Mortgage and long-term rates are still near their lows — reassuring, considering everything else has lost its marbles. Or perhaps bonds are doing well because everything else is nuts … a fair proposition to which we’ll return.
When I was about 12 I got to see the Ringling Brothers and Barnum & Bailey “Greatest Show on Earth” at Madison Square Garden in New York City. Three rings and then some, acts and animals all over that giant auditorium floor, but each one in confined space. Watching the economy today is like that circus, but each act interactive with the others.
A lion tamer trying to get in the little car with the clowns while lions chase them round and round … An elephant knocks down half the trapeze, Wallendas landing in the crowd … The ringmaster trying to restore order while a troop of escaped monkeys strips him of top hat, red coat and megaphone.
From order to chaos and back to order. The Fed, doing its level best to maintain dignity, issued a hawkish statement post-meeting Wednesday. Very hawkish, and as ignored as the ringmaster above. “Substantial improvement in the outlook for the labor market … underlying strength in the broader economy.”
Fed Chair Janet Yellen has made her call: Unemployment as traditionally measured now below 6 percent, and new claims for unemployment insurance at a super-cycle low, the threat is sudden gains in wages and inflation. She left in “considerable period of time” for zero to 0.25 percent Fed funds, but we know from Fed Vice Chairman Stanley Fischer that “considerable” is weeks to six months.
This was a hair-trigger statement, a profound bet that those traditional measures of the labor market will again be predictive. I suppose the chair has to make that call. Although not tightening yet, the threat itself is a form of tightening, and the market response leads us straight to the chaos.
Only currencies moved on the Fed’s words, the euro and yen resuming free-fall versus the dollar. The mechanism of falling is investors of all kinds selling zero-paying euro- and yen-denominated securities and buying dollar ones, anticipating Fed-hiked yield.
Back to Fed quandaries: One of the best inflation indicators is long-term Treasurys. Ten-year Treasurys have fallen all year, consistent with a forecast for a weak economy and falling inflation, and silly for the Fed to think of raising its rate.
But, Eric Rosengren, Boston Fed president and the smartest one of the lot, pointed to this Fed problem: If the dollar is rocketing, a lot of money is buying 10-year Treasurys and artificially cutting its yield, masking an inflation threat. But the dollar is up because the Fed threatens to tighten, maybe prematurely. You want circular rings in your circus?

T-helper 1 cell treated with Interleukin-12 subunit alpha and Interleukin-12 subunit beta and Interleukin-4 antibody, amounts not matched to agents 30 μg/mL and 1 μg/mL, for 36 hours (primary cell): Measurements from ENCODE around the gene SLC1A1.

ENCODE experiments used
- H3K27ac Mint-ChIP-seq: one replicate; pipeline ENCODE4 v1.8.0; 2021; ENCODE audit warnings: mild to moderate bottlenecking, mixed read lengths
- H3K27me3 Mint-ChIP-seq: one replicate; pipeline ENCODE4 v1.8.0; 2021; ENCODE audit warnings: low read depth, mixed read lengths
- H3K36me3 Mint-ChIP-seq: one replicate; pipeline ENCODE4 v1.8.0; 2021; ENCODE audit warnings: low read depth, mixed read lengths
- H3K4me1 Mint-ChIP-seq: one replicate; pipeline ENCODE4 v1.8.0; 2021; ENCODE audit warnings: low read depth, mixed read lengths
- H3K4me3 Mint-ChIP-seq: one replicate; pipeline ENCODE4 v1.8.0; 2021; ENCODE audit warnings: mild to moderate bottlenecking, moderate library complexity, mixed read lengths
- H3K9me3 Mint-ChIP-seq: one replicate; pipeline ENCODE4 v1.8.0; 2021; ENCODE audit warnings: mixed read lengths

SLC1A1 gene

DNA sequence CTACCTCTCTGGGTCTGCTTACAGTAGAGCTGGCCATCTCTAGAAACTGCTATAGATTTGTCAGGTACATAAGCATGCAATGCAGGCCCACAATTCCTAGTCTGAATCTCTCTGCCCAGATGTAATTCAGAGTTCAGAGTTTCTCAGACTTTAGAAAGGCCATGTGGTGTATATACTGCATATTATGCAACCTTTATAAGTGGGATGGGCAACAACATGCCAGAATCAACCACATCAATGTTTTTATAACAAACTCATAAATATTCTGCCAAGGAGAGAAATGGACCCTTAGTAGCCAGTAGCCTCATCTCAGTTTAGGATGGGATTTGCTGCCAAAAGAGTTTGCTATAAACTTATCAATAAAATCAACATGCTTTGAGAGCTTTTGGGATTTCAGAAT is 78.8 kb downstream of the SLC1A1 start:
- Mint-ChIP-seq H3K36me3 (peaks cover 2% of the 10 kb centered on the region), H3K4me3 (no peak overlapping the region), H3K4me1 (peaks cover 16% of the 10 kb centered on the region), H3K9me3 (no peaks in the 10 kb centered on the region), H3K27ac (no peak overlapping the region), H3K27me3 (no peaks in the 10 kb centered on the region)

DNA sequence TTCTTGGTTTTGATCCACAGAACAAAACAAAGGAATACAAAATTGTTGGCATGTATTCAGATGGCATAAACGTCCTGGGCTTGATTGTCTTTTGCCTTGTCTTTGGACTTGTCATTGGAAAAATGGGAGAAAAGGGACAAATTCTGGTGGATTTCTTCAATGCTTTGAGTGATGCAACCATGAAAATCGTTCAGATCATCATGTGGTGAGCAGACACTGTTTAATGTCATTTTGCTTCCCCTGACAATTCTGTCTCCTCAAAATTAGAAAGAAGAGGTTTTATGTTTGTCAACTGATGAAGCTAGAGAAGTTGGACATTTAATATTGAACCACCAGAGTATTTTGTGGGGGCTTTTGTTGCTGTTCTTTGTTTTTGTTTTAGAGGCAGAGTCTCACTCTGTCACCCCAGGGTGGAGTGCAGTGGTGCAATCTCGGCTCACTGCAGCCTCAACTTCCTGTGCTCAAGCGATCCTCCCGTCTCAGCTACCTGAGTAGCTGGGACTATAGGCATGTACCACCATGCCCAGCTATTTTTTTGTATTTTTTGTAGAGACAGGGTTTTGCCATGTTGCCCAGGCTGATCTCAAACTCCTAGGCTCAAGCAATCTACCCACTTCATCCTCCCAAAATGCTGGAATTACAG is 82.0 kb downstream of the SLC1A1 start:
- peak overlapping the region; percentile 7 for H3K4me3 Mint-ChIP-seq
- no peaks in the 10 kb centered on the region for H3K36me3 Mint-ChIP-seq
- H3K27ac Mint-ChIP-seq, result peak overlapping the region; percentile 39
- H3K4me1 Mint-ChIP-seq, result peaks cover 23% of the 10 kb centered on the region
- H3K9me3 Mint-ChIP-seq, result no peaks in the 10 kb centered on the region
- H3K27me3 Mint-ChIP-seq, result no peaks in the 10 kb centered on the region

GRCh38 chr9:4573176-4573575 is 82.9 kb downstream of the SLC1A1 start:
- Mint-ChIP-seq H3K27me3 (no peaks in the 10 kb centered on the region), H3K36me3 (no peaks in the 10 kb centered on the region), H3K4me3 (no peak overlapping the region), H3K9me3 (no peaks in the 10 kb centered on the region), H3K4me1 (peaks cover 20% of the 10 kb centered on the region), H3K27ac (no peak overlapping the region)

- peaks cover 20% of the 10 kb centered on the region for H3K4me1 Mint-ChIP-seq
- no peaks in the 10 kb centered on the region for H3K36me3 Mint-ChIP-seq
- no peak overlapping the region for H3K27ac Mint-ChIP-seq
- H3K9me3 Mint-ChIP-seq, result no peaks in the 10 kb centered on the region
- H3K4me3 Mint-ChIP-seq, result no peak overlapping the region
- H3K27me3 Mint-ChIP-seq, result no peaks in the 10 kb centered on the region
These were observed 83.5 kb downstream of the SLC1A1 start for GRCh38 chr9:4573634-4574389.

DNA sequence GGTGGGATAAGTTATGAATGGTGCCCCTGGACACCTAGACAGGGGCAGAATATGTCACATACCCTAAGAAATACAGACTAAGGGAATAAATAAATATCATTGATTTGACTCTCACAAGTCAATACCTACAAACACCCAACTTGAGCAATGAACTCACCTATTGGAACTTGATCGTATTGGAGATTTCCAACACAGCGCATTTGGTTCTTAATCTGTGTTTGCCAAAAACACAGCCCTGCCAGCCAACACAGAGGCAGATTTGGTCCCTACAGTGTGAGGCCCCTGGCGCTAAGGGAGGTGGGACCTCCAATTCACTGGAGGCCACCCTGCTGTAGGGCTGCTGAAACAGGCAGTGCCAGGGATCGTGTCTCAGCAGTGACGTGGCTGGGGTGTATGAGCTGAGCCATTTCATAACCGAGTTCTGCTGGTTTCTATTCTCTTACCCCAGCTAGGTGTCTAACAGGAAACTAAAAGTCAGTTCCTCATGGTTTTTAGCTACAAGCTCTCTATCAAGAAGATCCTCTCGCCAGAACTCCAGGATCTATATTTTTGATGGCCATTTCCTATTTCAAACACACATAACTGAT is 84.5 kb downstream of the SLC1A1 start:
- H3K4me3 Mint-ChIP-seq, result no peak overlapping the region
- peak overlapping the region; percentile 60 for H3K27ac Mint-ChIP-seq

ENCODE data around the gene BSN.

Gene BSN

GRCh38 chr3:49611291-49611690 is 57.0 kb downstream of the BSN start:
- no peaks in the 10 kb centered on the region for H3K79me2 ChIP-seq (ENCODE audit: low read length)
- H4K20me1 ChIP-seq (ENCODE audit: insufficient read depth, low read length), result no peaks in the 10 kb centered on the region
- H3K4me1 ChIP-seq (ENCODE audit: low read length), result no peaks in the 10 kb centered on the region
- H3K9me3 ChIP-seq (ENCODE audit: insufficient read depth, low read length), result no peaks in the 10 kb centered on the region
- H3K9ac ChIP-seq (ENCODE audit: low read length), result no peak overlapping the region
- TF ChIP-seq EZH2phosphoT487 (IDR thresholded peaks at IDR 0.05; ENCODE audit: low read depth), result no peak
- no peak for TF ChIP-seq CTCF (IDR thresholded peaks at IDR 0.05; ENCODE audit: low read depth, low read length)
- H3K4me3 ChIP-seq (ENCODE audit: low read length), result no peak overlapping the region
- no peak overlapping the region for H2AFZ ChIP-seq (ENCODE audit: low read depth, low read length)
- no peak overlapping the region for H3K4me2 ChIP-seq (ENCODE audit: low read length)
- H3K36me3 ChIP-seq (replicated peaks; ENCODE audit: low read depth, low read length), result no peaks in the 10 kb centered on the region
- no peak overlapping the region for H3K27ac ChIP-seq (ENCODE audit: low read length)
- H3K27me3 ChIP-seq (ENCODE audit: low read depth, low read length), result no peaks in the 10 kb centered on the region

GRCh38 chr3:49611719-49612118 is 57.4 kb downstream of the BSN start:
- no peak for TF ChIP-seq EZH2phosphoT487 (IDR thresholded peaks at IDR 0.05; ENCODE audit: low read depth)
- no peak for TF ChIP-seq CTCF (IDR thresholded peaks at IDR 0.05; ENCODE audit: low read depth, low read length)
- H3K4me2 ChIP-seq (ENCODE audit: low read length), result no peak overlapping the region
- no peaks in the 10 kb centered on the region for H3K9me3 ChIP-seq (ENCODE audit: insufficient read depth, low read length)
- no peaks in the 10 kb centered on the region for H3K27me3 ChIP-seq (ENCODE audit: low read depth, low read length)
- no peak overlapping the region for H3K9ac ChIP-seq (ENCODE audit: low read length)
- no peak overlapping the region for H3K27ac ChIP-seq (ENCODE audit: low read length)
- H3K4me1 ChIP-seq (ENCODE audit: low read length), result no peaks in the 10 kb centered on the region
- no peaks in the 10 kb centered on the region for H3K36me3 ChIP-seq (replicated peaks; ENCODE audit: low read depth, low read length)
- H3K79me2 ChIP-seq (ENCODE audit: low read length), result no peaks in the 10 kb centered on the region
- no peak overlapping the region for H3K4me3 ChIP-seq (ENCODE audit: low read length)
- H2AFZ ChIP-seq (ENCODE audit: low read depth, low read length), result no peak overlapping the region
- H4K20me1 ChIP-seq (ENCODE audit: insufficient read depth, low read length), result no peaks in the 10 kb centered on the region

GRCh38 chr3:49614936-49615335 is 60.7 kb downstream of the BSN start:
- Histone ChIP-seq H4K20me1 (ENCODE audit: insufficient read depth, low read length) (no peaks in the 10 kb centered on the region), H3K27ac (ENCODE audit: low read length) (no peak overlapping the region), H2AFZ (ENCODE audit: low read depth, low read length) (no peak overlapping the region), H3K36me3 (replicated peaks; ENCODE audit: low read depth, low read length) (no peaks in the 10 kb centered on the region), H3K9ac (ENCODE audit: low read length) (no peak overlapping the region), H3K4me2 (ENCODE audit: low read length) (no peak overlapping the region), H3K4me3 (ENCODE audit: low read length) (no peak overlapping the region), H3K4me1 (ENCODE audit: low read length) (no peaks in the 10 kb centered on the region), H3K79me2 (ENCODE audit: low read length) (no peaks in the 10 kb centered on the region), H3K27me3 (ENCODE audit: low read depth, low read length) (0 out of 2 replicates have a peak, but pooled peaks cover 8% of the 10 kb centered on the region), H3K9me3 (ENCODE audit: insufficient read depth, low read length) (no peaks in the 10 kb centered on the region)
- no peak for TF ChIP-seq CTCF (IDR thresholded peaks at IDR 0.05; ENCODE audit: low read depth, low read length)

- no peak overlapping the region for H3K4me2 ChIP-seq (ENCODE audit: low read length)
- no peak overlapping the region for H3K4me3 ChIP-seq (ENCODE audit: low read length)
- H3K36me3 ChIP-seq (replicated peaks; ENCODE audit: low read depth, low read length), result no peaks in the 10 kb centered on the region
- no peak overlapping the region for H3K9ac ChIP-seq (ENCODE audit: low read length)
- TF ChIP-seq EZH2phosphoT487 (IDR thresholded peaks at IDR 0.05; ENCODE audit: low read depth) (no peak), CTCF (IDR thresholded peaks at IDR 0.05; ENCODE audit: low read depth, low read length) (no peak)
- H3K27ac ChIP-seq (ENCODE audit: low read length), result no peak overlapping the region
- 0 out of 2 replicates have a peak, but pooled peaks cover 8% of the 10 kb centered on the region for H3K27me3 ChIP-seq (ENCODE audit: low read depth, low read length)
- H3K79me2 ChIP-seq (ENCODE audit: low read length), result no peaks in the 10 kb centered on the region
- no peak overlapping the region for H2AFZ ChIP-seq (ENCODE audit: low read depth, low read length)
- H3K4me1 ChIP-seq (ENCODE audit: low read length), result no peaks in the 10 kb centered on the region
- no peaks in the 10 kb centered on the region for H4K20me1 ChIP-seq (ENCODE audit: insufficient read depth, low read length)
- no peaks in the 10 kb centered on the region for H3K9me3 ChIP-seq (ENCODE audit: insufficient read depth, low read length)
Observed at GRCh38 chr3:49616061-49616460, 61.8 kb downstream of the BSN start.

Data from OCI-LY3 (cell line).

How about data? U.S. GDP gained 3.5 percent in the third quarter, but hollow: consumption a thin 1.8 percent pace, the rest suspect. In today’s release, personal spending fell 0.2 percent in September, and incomes rose only 0.2 percent, both far below estimate.
The Bank of Japan’s expansion of quantitative easing “transcends money printing … it’s something over the edge of a panicked effort to revive the Japanese economy.”
Core inflation held at 1.5 percent year over year but is certain to fall if only because the rocketing dollar will cut the cost of all imports. Might falling oil goose the economy? Very little, negligible compared to historical drops. Prior drops cut the cost of all energy, but today natural gas and oil are already down. This one is gasoline-only, not bad, but not big.
Stock market marbles are pouring out of heads on today’s news that the Bank of Japan will increase annual QE from $650 billion to $725 billion. And — incredible — Japan’s government pension fund will dump an additional one-quarter of its $1.4 trillion assets into global stocks, the BoJ effectively buying Japanese bonds that the fund holds to free up the cash.
Meanwhile, the European Central Bank has begun a pathetic QE, roughly four years too late and a piddling $2 billion per month, but even that excites marbleless stock yahoos.
The BoJ and ECB are hosing funny money into bubbled markets, mostly so that at future trial they can say the collapse wasn’t their fault, while the Fed wants to tighten into imaginary inflation. Could I make that up?
Stick with the basics. If U.S. wages begin to rise, the Fed will tighten quickly. The bond market, dollar-distorted or not, will then vote on the Fed’s move: appropriate, overdue or premature?
Hunch here: Long-term rates might even fall on the move.
Lou Barnes is a mortgage broker based in Boulder, Colorado. He can be reached at firstname.lastname@example.org.